Bath Road

Bath Road 2016-10-25T14:26:18+00:00
Bath Road view

A view of Bath Road in 2015

Bath Road in Thornbury  is now mainly an access road for the car parks and to Turnberries, the community centre built on the site of the old cattle market.  Its history is rather more interesting.

The earliest records relating to this area that we have found so far are dated in the first half of the 1700s and refer to  “all that toft or ruinous cottage and one small parcel of ground thereunto adjoining now being in an orchard and one close or paddock of ground to the same also adjoining and belonging commonly called Blayes containing in the whole by estimation one acre.”  Read more about Blayes

During most of the 1800s and early 1900s there were ten houses in what eventually became known as ‘Bath Road’.   Now the ten old houses have all gone, although at the lower end of the road there are the 24 houses built by the Council in the 1930s on what was called ‘Market Site’ and there is also the new housing built in 2008 on the site of the old youth centre.  The Market was opened in 1911 and there was an access to it between the houses which became known as 4 and 6 Bath Road.  We have focused on the history of the ten houses.  Please click on the links on the side bar on the left to read about a particular property.

The origin of current name of Bath Road is simple.  It was the road which led from the town centre to The Baths.  This was a simple open air affair which had begun its life as a natural pond next to a farm building.  It was fed by the stream that came down from Vilner but had been excavated and lined to make the town’s only public bathing place.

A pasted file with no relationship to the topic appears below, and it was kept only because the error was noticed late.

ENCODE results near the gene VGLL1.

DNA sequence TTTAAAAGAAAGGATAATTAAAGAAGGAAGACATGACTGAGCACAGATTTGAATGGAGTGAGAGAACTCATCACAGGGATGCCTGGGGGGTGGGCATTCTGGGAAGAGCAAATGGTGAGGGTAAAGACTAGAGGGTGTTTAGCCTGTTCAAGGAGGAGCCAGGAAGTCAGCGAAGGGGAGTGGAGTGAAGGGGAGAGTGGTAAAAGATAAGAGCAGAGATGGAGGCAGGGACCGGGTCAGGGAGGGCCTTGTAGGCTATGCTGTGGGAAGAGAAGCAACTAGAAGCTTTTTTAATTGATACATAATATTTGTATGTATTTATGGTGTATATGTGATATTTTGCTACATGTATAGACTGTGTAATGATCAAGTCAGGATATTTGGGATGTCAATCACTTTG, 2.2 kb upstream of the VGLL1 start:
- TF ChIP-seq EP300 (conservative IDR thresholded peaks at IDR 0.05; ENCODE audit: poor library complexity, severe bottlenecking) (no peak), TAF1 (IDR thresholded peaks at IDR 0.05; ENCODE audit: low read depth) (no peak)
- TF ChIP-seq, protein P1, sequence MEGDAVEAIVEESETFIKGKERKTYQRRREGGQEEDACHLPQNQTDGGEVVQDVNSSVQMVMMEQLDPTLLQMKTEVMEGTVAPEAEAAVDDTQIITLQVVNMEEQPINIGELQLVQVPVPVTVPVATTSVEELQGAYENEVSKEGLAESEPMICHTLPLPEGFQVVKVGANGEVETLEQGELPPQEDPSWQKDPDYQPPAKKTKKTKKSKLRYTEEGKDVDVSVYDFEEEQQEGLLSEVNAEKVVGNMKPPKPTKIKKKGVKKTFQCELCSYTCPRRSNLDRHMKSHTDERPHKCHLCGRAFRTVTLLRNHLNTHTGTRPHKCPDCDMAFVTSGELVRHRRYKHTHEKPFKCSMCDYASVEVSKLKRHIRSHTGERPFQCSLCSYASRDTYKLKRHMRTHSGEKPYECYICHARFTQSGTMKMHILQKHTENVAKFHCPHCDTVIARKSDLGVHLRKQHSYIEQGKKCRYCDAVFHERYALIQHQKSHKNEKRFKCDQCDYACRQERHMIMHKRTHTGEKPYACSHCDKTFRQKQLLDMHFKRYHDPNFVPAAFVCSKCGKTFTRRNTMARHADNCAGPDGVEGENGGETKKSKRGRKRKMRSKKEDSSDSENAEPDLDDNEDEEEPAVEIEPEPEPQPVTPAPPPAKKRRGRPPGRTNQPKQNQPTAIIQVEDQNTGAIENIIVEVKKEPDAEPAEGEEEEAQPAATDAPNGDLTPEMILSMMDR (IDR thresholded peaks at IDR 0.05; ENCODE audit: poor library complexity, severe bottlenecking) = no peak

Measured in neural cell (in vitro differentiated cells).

Bath Road - aerial view 1920s

an aerial view of Bath Road in the 1920s

The Tithe map of 1840 shows the Baths as a simple rectangle on the south side of Bullseys Lane walled in and with a block next to it which was presumably the changing rooms were housed.  There was a house next to it which was the farm house.  The property was referred to in the Tithe Survey as a house, garden and baths occupied by Thomas Morgan but owned by William Rolph.  We understand that for a short time it was even licensed to sell alcoholic drinks under the name of ‘The Bathin Place’, but this ceased trading in 1874.  In the twentieth century it was used by the Grammar School for their school swimming sports gala until the school began to use the Blue Lagoon at Severn Beach.  Some older locals also remember that as members of large families with limited washing facilities at home they were encouraged to go to the Baths to use their washing facilities which comprised of private cubicles in addition to the swimming pool.

Click here to read a short article on the history of the Baths written for the BS35 magazine

We also have some pages on the Baths and the families associated with it.  Click here to see those pages,

The history of the name and the other names by which ‘Bath Road’ was known is very confusing.  In the 1800s the road was merely a lane and it was called Bullseys Lane or any one of several variations on this name including Bulls Eyes Lane or Bulls Lane.  We have no idea where these names originated.  The names were in use along time the Cattle Market moved to land adjoining the road so there can be no connection with that.

Lower Bath Road 1881

Lower Bath Road in 1881

The street plan shown on the left was dated 1881 and this shows the road then called ‘Bath Lane’.  At various times, it was also called ‘Lower Bath Road’ to distinguish it from Upper Bath Road, although at other times ‘Lower Bath Road was used to describe what we now know as ‘Rock Street’.  The name of ‘Bath Road’ was also used to describe what we now know as Rock Street.

We said it was confusing!

We have superimposed on this plan the house numbers which were adopted in the 1950s to identify each house.

The very poor quality aerial photograph above on the right is only one we have of these houses.

We have found very few deeds for the houses in this section of the town and it is difficult in some of the early census records to identify which family is in which house.  Our ‘history’ of the houses and families is therefore less detailed than we would like.  It based largely on the memories of some of the older locals, supplemented where possible with census, church and school records.